Hartpury student posters inform and educate visitors on wading bird behaviour at Slimbridge WWT


Six scientific posters produced by Hartpury University students as part of a competition assignment, are on display at the Slimbridge Wetland Wildlife Trust (Slimbridge WWT). The posters aim to inform and educate visitors on the behaviour of wading birds.

The students carried out the assignment as part of the Behavioural Ecology module, a requirement of Hartpury’s BSc (Hons) Zoology and BSc (Hons) Animal Behaviour and Welfare. Projects like this provide an exciting opportunity for students to use their skills to educate and inform the public.

The study asked questions about the vigilant behaviours of Lapwings and Black-Tailed Godwits, making comparisons between the two and asking whether scanning behaviours (where a bird scans their surroundings for predators) vary according to their position within the flock (the ‘edge effect’).

The brief was to create posters that would communicate their findings to a wide audience while being scientifically accurate and using literature to back up their findings and evaluation. Data collection involved around three hours of behavioural observations of the wading birds at Slimbridge, resulting in a shared set of data that students then used to create their visuals.

Interestingly, students found very little variation in the behaviour of both species, despite previous studies concluding differences between those birds in the centre of the flock and those on the outside, known as the ‘edge effect’.

A total of eight posters were produced with four winners chosen by WWT Slimbridge. The two posters placed in 5th and 6th place have also been printed for display.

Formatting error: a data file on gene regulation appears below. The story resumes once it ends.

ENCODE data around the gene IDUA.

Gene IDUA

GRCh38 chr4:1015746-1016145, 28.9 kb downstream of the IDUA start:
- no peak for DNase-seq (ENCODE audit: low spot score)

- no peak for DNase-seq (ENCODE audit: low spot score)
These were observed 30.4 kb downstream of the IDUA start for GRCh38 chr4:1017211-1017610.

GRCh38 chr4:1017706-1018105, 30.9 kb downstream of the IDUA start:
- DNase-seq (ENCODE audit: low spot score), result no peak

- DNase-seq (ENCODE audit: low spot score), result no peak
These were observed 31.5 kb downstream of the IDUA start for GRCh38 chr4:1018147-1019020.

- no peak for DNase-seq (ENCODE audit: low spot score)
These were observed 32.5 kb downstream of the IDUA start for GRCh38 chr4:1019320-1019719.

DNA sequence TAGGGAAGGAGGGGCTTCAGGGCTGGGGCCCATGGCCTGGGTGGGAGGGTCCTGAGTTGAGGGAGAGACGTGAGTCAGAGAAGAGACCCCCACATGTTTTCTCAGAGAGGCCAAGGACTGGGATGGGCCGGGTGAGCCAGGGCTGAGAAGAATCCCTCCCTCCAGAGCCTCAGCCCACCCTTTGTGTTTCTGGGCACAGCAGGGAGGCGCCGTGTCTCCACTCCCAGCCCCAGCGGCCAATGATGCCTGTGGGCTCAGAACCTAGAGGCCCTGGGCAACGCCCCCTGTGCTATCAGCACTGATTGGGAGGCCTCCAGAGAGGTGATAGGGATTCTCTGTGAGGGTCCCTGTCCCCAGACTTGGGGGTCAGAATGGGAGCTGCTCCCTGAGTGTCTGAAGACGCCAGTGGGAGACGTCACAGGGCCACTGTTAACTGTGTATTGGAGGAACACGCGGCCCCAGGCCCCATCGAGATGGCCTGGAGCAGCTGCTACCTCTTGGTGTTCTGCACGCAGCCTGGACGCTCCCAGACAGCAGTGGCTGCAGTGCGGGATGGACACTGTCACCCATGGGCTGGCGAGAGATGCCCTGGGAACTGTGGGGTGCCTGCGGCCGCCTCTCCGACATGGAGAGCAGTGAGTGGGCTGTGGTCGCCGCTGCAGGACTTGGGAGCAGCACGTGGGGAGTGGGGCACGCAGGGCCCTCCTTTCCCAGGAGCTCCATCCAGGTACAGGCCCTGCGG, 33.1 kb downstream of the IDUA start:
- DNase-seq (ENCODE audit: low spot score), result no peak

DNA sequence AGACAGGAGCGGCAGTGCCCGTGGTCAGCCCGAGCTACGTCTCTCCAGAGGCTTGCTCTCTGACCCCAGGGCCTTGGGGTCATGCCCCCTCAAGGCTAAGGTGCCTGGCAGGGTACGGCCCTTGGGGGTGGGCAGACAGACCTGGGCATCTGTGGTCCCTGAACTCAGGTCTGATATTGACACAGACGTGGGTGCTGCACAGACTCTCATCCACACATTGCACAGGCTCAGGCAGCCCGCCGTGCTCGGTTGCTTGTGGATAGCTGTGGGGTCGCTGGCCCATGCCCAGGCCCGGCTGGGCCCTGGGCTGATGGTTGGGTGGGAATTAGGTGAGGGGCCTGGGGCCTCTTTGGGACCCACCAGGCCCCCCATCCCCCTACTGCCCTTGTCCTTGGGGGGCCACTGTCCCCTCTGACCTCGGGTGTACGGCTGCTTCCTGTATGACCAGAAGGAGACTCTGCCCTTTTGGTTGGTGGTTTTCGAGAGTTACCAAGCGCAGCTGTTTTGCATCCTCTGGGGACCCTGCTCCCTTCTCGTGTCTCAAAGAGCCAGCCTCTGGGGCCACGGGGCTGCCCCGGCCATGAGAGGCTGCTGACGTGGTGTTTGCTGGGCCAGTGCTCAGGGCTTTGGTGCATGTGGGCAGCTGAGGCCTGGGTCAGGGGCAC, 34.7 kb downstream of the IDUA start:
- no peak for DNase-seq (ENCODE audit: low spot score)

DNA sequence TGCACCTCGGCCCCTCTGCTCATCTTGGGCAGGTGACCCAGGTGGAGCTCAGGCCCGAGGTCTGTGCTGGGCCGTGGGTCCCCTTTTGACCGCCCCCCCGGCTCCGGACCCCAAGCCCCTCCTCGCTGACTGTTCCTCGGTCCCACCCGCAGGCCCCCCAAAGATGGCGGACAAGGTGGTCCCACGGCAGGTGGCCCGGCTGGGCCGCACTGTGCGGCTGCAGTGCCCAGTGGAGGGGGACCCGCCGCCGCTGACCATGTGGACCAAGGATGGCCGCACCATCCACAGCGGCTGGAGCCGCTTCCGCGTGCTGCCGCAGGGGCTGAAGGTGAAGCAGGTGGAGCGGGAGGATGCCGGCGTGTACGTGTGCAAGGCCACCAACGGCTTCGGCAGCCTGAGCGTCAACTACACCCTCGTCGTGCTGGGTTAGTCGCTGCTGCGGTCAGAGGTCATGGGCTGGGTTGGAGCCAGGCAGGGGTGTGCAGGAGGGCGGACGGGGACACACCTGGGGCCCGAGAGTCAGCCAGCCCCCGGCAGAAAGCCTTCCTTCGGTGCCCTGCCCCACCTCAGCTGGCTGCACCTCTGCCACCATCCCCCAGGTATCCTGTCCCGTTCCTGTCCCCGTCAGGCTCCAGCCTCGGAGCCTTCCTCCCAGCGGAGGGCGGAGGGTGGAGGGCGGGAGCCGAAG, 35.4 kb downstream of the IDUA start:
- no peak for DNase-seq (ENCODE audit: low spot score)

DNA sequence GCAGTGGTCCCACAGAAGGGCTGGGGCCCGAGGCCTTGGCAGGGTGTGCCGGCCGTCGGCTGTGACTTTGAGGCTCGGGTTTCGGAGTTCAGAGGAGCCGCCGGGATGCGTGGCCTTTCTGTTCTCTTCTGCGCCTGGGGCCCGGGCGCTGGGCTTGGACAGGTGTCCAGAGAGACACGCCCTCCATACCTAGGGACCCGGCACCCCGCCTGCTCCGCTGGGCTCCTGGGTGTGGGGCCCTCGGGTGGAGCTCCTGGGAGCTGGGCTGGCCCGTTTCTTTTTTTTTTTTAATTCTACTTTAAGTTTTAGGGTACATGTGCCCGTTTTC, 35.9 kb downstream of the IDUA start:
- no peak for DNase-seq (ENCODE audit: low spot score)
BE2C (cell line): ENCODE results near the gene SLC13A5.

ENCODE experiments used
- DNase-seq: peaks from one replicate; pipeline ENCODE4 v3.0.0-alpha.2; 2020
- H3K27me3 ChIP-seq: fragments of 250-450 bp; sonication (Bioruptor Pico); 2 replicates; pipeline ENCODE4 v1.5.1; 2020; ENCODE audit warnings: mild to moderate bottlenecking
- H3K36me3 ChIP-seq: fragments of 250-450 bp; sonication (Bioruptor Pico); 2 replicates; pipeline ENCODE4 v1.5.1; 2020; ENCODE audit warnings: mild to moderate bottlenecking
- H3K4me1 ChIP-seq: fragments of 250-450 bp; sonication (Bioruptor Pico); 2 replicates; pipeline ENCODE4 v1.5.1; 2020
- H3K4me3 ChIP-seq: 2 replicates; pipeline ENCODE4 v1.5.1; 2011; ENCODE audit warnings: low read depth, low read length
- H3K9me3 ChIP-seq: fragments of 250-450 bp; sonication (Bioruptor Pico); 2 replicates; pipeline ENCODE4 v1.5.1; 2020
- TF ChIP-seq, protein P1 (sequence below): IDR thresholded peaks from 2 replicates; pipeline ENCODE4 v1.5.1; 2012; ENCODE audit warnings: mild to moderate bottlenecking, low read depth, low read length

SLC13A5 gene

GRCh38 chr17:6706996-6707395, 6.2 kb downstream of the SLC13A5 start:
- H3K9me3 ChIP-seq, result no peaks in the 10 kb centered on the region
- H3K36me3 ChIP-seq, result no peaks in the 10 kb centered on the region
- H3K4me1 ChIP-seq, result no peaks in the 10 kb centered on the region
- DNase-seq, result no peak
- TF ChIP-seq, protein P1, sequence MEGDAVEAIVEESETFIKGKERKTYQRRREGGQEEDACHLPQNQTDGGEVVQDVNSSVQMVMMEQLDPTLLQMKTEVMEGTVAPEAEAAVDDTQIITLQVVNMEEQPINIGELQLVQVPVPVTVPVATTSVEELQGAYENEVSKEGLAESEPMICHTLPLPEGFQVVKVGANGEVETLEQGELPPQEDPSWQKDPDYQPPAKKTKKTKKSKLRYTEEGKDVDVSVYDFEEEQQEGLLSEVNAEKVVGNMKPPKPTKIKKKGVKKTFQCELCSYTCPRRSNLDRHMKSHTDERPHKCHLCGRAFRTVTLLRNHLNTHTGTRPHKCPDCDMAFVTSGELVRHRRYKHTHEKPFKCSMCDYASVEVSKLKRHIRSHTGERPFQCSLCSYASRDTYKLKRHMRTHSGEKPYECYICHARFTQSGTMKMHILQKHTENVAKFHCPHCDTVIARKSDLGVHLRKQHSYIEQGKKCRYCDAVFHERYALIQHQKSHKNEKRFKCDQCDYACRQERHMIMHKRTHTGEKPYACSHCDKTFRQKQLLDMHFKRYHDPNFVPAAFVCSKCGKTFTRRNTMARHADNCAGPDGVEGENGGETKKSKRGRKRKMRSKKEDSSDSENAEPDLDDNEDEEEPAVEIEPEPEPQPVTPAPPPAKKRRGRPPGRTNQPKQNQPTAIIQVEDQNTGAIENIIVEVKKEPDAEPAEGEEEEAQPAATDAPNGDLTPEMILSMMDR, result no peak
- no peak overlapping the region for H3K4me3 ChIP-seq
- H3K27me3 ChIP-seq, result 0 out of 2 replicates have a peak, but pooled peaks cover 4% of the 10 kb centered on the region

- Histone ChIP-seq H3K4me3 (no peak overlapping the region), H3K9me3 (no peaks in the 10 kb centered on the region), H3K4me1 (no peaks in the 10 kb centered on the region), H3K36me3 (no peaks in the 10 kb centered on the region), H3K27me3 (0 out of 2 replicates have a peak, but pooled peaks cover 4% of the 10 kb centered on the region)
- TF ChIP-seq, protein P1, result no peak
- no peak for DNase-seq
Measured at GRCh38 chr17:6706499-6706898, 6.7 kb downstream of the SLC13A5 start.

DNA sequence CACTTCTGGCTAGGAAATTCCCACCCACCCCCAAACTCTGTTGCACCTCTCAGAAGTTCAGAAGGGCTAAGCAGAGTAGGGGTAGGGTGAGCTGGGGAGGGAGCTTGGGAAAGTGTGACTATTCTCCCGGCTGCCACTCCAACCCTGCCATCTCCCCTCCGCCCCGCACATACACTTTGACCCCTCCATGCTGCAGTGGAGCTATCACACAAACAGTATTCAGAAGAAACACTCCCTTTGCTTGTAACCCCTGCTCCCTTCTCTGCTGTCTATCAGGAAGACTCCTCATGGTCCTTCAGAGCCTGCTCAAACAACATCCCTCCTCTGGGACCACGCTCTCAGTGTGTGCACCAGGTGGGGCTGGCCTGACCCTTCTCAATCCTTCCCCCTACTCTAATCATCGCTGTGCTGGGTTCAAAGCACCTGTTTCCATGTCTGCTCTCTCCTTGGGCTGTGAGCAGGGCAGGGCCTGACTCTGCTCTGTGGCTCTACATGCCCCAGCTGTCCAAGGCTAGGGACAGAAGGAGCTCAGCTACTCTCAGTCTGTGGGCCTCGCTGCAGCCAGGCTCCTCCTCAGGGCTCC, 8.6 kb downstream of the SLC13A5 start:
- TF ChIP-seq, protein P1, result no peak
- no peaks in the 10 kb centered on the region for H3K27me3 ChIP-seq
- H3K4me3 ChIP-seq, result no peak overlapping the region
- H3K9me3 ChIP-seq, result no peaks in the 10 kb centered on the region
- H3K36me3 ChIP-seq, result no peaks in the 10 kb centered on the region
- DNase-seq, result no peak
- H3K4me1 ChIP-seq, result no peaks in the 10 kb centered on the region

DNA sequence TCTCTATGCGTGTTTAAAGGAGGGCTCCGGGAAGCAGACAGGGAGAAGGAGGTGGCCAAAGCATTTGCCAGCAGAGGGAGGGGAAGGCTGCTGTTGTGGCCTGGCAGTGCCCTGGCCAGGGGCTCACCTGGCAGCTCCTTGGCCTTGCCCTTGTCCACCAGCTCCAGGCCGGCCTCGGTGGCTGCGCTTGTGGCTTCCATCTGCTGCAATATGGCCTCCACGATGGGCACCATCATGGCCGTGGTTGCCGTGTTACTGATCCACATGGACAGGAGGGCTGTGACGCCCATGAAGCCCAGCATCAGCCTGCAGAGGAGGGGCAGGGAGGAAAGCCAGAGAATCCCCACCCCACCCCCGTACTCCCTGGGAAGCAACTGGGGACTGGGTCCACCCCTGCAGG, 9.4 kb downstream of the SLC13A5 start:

Lauren Blagden, Chloe Clarke, Natasha Vanhoutte and Charlotte Mullins were awarded prizes for their winning posters. Prizes included a cloth logo bag, a fluffy duck and keyring seal, a bird identification book, biscuits and a pen.

Dr Anthony Lowney, Lecturer in Zoology at Hartpury University, said: “We’d like to thank Slimbridge WWT for allowing us to carry out this exciting assignment and providing our students with an exciting opportunity to bring the Behavioural Ecology module to life.

“This kind of project provides an opportunity for students to translate their scientific knowledge and observations into real-world information that is easy to understand and interesting to the public. This is vital for so many areas of zoology and conservation.”

Earlier this year, international students from Canada were given the chance to benefit from a transfer agreement with Fleming College whereby graduates from the Ontario institution can enter the final year of the BSc (Hons) Zoology at Hartpury.

The BSc (Hons) Zoology programme proves a popular choice with those seeking employment within conservation and looking to protect animal species across the globe.

Hartpury University’s BSc (Hons) Animal Behaviour and Welfare degree provides students with an opportunity to study the biology behind behaviour while also considering ethical issues affecting domestic, exotic and wild species.

96% of Hartpury graduates are in employment or further study within 15 months (Graduate Outcomes Survey 2021). Real-world opportunities like this assignment help to increase students’ career prospects, an area in which Hartpury ranked third in the UK as voted for by students in the WhatUni Awards 2022.